Museum Musings

Volunteer of the Month: December 2014

Earl -CrockerWe are pleased to honor Earl Crocker as our December Volunteer of the Month.

Earl Crocker began volunteering with Fernbank in 1993 as an extension of his longstanding volunteer position with his church. With his decades of experience as a sixth grade Sunday school instructor, Earl was a great fit for the school groups who often visit Sensing Nature during their field trips.

When not at the Museum, Earl dabbles in coin collecting and he loves to travel—cruises and visits to Hilton Head are perennial favorites. Always in a jovial mood, Earl loves to joke with visitors and play the occasional mild prank on his fellow volunteers. Interacting with people is his favorite part of volunteering!

Learn more about volunteer opportunities at Fernbank Museum. You can also call us at 404.929.6360 or e-mail

—Kate Naylor. Member and Volunteer Services Coordinator

Written by Fernbank Museum at 11:33

Volunteer of the Month: November 2014

Julie -JohnsonWe are pleased to honor Julie Johnson as our November Volunteer of the Month.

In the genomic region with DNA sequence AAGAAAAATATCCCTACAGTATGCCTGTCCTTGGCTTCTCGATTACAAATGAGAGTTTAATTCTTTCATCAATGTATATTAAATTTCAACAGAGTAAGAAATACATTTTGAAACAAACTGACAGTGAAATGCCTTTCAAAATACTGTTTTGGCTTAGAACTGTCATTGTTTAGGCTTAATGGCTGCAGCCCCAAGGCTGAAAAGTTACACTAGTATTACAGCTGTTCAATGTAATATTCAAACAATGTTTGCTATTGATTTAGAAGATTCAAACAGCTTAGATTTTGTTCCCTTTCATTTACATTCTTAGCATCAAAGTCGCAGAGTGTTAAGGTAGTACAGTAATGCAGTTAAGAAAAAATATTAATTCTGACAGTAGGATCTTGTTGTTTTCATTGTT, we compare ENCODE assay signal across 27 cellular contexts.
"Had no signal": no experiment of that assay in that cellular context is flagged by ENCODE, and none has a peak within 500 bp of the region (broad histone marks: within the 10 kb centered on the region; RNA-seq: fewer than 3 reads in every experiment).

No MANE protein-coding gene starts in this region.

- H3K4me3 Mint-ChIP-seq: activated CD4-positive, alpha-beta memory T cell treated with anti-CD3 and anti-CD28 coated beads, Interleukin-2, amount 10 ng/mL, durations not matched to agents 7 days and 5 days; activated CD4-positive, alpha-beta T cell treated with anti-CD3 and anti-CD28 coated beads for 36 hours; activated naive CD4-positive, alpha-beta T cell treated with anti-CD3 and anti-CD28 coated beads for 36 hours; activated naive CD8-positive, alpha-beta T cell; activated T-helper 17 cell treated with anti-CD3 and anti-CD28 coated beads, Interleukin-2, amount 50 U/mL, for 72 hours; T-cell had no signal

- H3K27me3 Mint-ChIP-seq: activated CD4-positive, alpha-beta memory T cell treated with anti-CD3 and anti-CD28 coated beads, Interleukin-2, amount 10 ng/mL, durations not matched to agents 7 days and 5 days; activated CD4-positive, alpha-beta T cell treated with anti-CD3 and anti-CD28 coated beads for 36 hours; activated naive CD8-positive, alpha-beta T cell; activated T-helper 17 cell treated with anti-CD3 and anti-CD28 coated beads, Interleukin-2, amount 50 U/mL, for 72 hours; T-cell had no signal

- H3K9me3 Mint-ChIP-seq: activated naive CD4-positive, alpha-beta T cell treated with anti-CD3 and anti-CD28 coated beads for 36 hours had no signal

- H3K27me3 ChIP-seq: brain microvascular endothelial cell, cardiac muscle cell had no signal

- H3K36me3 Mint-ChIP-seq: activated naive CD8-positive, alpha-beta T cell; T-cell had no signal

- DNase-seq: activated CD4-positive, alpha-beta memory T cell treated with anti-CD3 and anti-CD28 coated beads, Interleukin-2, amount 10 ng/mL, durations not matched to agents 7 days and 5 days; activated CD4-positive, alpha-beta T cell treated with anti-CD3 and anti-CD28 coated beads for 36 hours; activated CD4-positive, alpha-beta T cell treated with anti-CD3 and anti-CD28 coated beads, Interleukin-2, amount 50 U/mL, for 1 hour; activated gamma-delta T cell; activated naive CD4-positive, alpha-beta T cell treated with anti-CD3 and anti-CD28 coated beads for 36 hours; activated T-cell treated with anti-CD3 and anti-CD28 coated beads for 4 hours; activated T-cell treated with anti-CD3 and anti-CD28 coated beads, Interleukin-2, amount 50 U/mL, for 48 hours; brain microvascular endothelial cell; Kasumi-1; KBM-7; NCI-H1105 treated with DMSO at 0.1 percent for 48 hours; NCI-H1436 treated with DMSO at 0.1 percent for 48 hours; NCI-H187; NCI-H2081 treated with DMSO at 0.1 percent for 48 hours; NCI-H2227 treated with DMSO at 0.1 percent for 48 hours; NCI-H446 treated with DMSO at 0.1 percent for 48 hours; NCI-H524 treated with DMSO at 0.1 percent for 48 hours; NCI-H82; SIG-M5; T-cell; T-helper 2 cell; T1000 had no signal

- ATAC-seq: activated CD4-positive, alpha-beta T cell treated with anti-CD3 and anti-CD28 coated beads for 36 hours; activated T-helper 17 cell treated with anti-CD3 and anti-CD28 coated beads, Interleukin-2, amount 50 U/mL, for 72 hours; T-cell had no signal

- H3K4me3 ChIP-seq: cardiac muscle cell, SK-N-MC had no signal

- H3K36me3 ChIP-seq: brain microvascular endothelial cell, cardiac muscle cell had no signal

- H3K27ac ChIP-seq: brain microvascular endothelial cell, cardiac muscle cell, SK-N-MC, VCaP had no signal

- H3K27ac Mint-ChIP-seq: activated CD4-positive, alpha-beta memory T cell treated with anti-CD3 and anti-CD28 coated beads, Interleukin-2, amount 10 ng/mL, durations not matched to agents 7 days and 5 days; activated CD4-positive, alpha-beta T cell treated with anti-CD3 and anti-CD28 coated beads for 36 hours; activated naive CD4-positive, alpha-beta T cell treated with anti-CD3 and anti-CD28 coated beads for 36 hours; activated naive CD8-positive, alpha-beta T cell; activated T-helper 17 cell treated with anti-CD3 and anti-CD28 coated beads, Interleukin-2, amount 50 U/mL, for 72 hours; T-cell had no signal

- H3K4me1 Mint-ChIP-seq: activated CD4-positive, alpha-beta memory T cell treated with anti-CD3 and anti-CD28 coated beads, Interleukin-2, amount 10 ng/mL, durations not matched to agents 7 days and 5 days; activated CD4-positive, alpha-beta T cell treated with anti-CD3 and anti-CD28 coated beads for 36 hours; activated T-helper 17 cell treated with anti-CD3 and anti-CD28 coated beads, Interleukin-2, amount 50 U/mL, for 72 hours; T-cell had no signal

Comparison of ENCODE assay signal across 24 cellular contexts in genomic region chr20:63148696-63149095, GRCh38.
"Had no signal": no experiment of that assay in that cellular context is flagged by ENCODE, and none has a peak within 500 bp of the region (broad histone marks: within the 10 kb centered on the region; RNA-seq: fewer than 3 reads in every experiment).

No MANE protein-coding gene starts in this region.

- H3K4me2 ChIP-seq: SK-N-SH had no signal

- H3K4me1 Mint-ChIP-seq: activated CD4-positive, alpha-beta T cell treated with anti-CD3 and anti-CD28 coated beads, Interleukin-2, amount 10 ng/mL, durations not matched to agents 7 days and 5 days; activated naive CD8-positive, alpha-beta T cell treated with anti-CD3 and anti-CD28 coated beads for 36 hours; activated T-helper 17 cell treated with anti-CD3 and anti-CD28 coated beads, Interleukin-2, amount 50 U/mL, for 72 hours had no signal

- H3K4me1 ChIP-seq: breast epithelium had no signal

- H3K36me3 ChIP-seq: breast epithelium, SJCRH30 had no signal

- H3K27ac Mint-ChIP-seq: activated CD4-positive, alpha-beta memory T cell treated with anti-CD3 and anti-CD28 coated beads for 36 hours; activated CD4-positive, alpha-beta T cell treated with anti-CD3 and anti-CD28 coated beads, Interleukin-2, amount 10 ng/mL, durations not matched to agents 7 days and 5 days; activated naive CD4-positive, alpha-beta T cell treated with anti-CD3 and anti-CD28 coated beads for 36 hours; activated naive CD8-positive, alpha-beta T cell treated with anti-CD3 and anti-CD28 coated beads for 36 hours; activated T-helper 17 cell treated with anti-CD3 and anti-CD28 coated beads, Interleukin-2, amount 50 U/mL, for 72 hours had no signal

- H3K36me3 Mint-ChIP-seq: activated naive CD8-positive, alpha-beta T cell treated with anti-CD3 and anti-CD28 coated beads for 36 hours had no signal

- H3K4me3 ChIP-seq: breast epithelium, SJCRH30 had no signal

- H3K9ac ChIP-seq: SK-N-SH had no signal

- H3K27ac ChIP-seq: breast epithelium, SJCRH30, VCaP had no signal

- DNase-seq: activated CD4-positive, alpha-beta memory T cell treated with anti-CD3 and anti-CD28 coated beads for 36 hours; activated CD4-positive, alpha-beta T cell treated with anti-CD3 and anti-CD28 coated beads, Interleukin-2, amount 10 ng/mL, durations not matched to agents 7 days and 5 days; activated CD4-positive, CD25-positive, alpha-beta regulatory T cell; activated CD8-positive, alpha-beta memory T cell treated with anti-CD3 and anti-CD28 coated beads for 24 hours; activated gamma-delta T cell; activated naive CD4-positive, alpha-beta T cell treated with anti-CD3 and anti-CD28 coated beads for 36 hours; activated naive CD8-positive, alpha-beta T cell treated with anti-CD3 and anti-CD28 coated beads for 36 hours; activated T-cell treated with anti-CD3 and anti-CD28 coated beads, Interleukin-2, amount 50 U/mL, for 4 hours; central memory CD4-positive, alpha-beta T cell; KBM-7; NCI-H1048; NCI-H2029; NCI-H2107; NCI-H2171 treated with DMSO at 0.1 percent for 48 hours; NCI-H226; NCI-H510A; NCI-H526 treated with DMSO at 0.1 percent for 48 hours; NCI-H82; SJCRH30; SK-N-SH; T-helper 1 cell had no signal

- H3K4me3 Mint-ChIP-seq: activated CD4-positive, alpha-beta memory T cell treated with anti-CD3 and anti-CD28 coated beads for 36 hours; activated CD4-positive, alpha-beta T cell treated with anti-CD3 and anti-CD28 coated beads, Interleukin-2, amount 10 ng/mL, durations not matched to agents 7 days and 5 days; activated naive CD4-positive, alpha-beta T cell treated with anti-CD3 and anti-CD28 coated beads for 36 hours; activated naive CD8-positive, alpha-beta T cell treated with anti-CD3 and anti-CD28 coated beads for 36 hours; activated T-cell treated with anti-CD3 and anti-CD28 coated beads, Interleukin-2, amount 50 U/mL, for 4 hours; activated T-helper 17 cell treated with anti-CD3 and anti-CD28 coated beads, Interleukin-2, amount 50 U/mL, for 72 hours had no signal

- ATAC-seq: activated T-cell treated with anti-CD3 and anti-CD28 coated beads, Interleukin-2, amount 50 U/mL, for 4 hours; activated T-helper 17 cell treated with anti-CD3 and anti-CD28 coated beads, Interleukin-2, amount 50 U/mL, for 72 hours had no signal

Julie became interested in volunteering with Fernbank during her first visit almost eighteen years ago. The Greeters that day were “extremely welcoming,” and their enthusiasm encouraged her to try volunteering for herself. Julie credits volunteering at Fernbank with initiating some of her most interesting hobbies, including birding and rock climbing. In fact, it was the IMAX® film To the Limit which inspired her to join her first climbing class and remains her favorite IMAX® film.

Julie has volunteered in many roles at the Museum and is currently responsible for one of our most essential tasks: tallying volunteer hours and entering timecard information. It is Julie’s hard work that makes our 50 Hour Rewards Program possible!

Learn more about volunteer opportunities at Fernbank Museum. You can also call us at 404.929.6360 or e-mail

—Kate Naylor. Member and Volunteer Services Coordinator

Written by Fernbank Museum at 15:00

The Planning that Makes Event Days Possible

Fernbank Boo-seum Trick-or-Treat has been my favorite family planning day thus far. Not only is Halloween one of my favorite holidays, but there are so many options for games, treats and costumes!

Like most people, when I think a great place to start brainstorming is Pinterest.

For this particular event I scoured the Halloween craft and Pin boards and came across this fun “Spider Swamp.”

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By re-purposing our “plank” from Pirate Day, and purchasing a few spider webs and spiders, we were able to create a fun game for all of our trick-or-treaters.